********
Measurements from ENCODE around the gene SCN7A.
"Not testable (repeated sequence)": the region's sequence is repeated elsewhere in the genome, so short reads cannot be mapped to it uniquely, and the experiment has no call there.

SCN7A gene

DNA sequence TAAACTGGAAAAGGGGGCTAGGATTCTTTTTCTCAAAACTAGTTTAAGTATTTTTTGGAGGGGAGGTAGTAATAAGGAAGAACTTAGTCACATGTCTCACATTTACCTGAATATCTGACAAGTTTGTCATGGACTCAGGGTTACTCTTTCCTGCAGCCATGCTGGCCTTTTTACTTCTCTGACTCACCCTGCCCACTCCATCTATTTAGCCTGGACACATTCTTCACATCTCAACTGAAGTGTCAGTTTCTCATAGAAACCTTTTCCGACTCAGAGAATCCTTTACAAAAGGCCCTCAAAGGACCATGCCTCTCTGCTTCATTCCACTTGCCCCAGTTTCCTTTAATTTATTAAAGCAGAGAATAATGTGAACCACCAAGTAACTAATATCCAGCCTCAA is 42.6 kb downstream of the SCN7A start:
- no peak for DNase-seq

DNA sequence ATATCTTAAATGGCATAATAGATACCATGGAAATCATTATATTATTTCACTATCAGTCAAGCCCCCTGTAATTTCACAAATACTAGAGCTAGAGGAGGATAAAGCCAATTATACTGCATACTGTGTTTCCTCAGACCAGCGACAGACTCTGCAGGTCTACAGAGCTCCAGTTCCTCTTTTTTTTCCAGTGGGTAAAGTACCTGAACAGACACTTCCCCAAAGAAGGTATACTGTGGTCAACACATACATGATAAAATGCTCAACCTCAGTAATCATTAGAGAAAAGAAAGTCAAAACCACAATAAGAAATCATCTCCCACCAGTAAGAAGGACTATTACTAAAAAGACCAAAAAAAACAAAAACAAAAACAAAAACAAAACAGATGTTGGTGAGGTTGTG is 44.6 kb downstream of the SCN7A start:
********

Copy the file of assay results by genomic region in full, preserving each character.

Measurements from ENCODE around the gene SCN7A.
"Not testable (repeated sequence)": the region's sequence is repeated elsewhere in the genome, so short reads cannot be mapped to it uniquely, and the experiment has no call there.

SCN7A gene

DNA sequence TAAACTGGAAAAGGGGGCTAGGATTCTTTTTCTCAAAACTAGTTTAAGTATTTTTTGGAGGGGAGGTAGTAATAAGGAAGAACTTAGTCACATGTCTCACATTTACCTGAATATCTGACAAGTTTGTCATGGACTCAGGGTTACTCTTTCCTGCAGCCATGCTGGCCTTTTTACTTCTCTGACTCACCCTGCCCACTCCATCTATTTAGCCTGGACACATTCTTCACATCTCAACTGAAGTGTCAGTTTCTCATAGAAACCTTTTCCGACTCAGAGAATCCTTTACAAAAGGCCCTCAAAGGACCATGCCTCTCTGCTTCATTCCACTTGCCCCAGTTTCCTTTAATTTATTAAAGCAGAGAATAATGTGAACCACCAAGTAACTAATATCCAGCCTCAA is 42.6 kb downstream of the SCN7A start:
- no peak for DNase-seq

DNA sequence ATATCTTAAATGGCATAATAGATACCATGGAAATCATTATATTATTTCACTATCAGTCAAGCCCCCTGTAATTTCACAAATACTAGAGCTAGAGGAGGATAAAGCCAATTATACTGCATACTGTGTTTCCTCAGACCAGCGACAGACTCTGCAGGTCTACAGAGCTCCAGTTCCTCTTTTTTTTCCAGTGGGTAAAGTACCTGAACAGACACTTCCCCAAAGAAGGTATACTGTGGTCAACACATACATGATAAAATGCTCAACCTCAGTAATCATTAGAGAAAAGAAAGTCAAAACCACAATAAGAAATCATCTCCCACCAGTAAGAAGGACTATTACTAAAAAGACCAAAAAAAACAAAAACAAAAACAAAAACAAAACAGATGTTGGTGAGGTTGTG is 44.6 kb downstream of the SCN7A start: